All items: John Masefield

A poet who does not figure in my childhood anthology but who has become very important for me in adulthood is Emily Dickinson. If Dylan Thomas introduces you to intoxication, Dickinson shows you how to distill it.
Poetry, furnished with ordinary people like bus drivers and sad aunts, and written in a language that was playful, witty and brand new, had an energy that was irresistibly exciting; it was the poetic cousin to The Beatles.
Reading habits become part of our legacy. A family that reads together passes down a wonderful inheritance; words enveloped in love, and thus given meaning.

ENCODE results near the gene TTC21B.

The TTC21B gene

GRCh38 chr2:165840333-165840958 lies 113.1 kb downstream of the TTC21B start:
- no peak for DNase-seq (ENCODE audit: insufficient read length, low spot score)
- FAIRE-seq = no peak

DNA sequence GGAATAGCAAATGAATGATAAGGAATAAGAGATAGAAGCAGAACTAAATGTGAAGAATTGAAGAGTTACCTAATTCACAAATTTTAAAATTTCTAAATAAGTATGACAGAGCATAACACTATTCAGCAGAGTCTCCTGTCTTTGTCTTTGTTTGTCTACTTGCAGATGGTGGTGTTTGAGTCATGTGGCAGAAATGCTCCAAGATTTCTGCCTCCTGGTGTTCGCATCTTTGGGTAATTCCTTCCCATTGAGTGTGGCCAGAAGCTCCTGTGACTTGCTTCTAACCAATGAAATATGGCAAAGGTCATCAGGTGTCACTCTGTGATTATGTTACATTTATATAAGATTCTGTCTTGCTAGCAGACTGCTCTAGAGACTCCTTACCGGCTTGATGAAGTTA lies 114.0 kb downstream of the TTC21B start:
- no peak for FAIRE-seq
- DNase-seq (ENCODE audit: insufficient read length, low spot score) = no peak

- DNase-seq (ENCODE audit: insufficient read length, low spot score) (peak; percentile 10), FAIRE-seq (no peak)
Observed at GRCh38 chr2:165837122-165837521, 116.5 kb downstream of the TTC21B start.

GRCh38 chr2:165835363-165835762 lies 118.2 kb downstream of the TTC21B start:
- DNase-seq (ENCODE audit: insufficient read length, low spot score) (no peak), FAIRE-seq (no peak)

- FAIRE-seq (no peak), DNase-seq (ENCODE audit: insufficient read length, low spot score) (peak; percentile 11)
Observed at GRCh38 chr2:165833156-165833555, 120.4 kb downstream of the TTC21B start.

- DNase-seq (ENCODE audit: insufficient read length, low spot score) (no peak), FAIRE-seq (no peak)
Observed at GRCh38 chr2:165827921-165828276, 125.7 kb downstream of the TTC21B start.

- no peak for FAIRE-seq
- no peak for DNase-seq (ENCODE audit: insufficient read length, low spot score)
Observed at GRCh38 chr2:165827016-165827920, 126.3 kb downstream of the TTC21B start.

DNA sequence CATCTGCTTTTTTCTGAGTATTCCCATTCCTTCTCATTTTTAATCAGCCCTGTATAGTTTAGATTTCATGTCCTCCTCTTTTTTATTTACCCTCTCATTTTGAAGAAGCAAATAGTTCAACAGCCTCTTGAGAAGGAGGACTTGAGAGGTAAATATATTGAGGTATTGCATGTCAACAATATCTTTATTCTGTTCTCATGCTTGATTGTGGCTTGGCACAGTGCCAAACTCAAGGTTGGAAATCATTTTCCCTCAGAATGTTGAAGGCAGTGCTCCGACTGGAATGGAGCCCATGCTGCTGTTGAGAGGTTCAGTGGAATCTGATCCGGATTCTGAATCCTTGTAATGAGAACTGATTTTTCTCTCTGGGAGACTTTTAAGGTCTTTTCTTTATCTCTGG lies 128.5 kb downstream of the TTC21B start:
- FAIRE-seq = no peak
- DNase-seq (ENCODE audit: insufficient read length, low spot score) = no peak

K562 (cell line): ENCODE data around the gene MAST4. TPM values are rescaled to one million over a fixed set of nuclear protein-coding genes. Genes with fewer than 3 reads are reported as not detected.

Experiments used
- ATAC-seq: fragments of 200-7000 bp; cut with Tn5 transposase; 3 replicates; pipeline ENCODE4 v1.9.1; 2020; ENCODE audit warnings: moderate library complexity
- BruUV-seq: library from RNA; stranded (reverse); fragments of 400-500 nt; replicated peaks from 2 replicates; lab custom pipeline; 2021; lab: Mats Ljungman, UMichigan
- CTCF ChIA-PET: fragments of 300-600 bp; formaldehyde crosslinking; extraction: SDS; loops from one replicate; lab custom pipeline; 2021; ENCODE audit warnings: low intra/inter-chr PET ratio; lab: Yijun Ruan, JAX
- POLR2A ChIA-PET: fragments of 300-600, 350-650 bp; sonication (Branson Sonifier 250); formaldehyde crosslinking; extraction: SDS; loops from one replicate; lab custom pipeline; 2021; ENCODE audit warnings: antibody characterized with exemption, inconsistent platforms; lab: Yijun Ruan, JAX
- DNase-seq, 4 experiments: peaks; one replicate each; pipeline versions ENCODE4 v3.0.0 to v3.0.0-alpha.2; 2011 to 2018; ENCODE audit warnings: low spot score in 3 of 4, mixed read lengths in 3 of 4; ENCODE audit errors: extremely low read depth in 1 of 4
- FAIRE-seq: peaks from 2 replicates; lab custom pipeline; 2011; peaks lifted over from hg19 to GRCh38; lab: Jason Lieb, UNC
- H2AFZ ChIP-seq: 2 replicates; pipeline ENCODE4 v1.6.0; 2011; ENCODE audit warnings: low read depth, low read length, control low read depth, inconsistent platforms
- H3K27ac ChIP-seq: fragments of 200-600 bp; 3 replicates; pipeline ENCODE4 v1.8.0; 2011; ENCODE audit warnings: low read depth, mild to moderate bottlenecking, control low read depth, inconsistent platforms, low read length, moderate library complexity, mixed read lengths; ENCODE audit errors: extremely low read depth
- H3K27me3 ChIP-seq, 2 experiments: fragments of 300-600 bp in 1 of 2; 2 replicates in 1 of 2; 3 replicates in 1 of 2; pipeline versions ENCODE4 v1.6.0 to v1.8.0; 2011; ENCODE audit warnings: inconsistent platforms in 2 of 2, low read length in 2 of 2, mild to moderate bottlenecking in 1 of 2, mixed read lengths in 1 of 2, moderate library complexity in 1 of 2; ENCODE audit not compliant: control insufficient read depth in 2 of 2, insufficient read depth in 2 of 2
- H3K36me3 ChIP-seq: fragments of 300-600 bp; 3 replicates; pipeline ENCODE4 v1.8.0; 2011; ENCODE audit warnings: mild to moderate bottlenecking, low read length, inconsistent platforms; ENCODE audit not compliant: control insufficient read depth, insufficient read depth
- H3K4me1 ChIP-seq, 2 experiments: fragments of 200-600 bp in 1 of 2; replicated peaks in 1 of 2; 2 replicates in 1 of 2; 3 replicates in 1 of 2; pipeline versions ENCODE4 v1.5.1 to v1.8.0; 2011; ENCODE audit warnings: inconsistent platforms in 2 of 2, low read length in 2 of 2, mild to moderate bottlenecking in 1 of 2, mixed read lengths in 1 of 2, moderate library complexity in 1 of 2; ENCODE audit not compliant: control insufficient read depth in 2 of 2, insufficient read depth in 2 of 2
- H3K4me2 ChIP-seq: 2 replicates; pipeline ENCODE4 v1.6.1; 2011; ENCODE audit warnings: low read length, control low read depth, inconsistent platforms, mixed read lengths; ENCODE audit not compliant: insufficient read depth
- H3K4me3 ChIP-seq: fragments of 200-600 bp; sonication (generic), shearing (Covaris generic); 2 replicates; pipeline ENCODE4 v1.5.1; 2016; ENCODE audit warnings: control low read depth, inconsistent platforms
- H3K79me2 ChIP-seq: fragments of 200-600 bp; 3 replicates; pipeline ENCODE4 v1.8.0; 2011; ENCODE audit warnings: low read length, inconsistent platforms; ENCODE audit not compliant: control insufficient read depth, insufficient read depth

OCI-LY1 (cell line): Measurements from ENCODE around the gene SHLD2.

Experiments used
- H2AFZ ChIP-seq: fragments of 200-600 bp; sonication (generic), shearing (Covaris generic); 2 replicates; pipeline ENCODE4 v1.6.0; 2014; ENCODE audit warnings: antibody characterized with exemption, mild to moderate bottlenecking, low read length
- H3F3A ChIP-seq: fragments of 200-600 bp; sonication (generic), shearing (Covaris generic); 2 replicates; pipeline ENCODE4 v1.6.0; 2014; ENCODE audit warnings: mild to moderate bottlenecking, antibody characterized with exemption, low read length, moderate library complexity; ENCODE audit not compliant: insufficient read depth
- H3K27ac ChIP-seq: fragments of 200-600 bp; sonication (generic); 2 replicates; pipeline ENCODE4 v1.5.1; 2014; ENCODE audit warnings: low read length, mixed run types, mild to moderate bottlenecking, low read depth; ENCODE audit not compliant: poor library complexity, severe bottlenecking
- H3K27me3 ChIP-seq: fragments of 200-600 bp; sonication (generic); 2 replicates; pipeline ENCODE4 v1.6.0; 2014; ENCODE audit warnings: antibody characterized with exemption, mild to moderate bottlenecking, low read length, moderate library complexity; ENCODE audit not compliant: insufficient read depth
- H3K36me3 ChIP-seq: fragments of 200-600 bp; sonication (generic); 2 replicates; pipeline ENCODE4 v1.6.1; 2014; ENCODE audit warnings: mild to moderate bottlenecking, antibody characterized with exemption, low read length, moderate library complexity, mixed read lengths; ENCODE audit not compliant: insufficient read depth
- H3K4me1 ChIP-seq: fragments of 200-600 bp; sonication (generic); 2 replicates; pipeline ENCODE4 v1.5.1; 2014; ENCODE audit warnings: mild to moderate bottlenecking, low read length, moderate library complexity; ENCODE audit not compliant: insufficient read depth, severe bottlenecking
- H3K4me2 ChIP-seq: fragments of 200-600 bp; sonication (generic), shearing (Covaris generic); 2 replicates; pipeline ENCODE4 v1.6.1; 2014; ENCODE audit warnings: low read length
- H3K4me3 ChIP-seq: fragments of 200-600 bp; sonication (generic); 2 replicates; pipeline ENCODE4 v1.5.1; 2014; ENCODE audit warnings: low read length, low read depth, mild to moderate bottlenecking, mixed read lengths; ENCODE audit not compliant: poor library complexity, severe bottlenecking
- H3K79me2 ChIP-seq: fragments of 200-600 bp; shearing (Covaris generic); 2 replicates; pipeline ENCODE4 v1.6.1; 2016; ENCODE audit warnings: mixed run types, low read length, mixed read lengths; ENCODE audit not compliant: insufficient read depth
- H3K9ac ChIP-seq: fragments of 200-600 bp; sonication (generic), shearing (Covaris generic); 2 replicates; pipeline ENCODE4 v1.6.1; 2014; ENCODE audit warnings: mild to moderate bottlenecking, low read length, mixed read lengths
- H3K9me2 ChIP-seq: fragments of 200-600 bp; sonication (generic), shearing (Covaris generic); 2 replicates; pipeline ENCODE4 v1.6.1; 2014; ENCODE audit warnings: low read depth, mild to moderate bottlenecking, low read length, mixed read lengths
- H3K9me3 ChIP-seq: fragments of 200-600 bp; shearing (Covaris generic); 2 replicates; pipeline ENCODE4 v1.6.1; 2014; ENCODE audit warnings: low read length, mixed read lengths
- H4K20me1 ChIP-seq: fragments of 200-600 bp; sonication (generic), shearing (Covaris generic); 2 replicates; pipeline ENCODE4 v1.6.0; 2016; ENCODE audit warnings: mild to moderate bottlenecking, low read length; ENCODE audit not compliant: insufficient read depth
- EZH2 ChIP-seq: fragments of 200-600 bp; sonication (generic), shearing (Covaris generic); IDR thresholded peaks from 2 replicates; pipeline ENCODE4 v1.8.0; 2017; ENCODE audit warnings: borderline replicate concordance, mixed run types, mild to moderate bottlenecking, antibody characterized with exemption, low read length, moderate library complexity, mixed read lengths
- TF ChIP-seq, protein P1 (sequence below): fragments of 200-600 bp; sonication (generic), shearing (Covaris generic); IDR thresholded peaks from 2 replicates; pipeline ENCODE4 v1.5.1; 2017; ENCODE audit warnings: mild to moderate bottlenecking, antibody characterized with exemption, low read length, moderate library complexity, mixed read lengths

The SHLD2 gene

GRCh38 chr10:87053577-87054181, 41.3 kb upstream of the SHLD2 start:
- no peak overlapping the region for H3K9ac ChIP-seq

As a young teenager in rural Ayrshire, Gerry Cambridge became interested in birdwatching — a fascination which has helped define his life, and a powerful influence on his poetry.

William Palmer explains the importance of craft, skill and empathy in successful fiction, and examines where novice writers often go wrong.

John Siddique introduces the 'laboratory' of his notebook’s pages, and explains how keeping a journal can lead to 'a more conscious and loving way to live'.